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Computational Data Analysis in Chemistry

  • 7.5 credits

Humans in general have a fairly poor intuition of probability. As anyone who has been subjected to some form of news feed knows, confirmation bias is also a major problem in our everyday lives. This issue only intensifies in science.

Statistical analysis is a fundamental component in every scientist’s toolkit, both to be able to faithfully represent the results from their own experiments, as well as to be able to understand and evaluate the significance of results presented in the scientific literature.

This course is divided in two parts. The first one "Introduction to Matlab" is the more pragmatic one, and we’ll spend the majority of the time in the computer lab, learning the basics of programming as a tool to process and plot experimental results.

The second part "Probability theory and statistics" is more theoretical, though it also includes two computer exercise sessions.

 

  • Course structure

    Modules

    Part 1 - Introduction to Matlab

    The aim of the first part of the course is for the student to learn how to program in Matlab in order to process and perform basic statistical analysis of experimental data. This includes performing mathematical operations on data sets, fitting data to mathematical models, and producing publication quality plots.

    No previous programming experience is assumed. As such, the major challenge in this part of the course is for the student to learn how to think at the computer programming level of abstraction: how to structure the solution of a problem as a sequence of fundamental tasks which translate to programming instructions. This is only achieved through practice.

    Part 2 - Probability theory and statistics

    Humans in general have a fairly poor intuition of probability. As anyone who has been subjected to some form of news feed knows, confirmation bias is also a major problem in our everyday lives. This issue only intensifies in science.

    The second part of the course aims to provide students with the understanding of the fundamental role of randomness in all experimental data, as well as the basics of probability theory, descriptive statistics, and statistical inference. This should allow the student not only to correctly present their results, but to understand their significance and strengths. This will also permit the student to improve their critical thinking regarding the discussion of any quantitative data.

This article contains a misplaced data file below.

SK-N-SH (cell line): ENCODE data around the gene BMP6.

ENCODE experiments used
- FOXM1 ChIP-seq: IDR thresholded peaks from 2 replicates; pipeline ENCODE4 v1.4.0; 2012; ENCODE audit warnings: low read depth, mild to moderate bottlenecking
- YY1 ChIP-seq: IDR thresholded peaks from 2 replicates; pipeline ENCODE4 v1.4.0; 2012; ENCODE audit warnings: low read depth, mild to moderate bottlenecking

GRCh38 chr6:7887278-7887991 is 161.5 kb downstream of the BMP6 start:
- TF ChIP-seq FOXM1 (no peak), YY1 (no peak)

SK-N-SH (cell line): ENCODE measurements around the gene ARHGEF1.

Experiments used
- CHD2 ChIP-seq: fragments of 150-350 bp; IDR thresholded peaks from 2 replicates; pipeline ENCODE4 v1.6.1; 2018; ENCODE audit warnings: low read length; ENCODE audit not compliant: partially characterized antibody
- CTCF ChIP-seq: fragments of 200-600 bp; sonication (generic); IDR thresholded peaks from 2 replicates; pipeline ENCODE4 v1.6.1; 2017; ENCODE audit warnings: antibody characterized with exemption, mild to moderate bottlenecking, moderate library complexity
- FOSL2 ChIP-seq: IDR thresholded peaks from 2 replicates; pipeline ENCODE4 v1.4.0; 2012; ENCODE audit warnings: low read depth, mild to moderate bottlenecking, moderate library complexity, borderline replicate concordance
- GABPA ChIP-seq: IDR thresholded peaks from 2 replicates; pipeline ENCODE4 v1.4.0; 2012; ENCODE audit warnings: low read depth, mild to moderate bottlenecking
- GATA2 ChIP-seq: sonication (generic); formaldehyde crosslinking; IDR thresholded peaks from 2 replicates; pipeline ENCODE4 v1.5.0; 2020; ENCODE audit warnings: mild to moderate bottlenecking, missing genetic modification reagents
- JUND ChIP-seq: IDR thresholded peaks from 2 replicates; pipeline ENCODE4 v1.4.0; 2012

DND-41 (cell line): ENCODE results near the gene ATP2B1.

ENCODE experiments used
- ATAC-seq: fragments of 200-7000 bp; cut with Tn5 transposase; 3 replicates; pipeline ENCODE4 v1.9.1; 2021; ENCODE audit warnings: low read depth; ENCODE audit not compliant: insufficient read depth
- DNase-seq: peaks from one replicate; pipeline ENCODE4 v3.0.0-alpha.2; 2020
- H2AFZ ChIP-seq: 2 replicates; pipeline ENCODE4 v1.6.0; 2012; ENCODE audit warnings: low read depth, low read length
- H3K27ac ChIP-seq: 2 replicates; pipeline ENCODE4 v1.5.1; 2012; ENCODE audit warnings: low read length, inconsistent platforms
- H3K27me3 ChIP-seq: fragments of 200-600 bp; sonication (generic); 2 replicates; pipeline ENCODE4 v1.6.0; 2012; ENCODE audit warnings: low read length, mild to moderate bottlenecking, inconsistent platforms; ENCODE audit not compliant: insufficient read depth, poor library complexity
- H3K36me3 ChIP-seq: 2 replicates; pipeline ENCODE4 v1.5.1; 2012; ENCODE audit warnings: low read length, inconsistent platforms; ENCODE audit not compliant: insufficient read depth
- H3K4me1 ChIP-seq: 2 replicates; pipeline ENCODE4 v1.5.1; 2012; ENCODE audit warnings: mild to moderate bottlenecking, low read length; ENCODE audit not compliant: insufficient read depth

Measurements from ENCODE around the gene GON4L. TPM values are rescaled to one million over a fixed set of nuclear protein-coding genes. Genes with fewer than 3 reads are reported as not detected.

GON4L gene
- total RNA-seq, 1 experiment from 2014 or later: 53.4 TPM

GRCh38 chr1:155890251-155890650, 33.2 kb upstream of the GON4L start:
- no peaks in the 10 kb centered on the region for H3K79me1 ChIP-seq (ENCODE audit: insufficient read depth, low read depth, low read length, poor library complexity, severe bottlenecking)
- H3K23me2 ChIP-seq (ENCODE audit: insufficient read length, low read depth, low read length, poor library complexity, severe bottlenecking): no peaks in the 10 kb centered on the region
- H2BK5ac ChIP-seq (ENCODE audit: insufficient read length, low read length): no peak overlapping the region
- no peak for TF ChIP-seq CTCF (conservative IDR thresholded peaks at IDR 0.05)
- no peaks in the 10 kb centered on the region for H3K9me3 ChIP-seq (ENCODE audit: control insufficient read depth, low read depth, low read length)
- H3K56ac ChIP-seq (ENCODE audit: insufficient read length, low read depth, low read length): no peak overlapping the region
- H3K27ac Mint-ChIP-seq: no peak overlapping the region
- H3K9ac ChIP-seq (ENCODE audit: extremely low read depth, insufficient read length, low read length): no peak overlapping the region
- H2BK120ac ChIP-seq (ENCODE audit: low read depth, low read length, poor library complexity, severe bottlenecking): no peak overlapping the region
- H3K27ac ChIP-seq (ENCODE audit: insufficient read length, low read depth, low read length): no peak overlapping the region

Teaching format

    Part 1 - Introduction to Matlab, 4 hp

    As such this part of the course consists of 8 short lectures immediately followed by longer computer exercise sessions, where we progressively get familiar with Matlab, first as a fancy calculator, capable of sophisticated mathematical calculations, and then as a versatile and powerful programming language. Learning the basic skills of programming should prove extremely valuable for the student, regardless of whether they pursue a career in academia or industry.

    Part 2 - Probability theory and statistics, 3.5 hp

    This part of the course consists of seven lectures, each accompanied by an exercise session. There will be also two computer exercises, where we’ll introduce the student to R, the statistician’s programming language of choice for the last two decades.

    Assessment

    Part 1 - Introduction to Matlab, 4 hp

    The evaluation of Part 1 consists of two computer labs, where we provide actual experimental data for the student to analyze and discuss. This will require the student to leverage the skills practiced during the exercise sessions, as well as some knowledge of chemistry acquired during the first year of the program.

    Part 2 - Probability theory and statistics, 3.5 hp

    The evaluation of Part 2 consists of a written exam.

    Examiner

     

  • Contact

    Course responsible:
    E-mail:     

    Chemistry Section & Student Affairs Office:

    Office:        Chemical Practice Laboratory M345
    E-mail:       exp@kol.su.se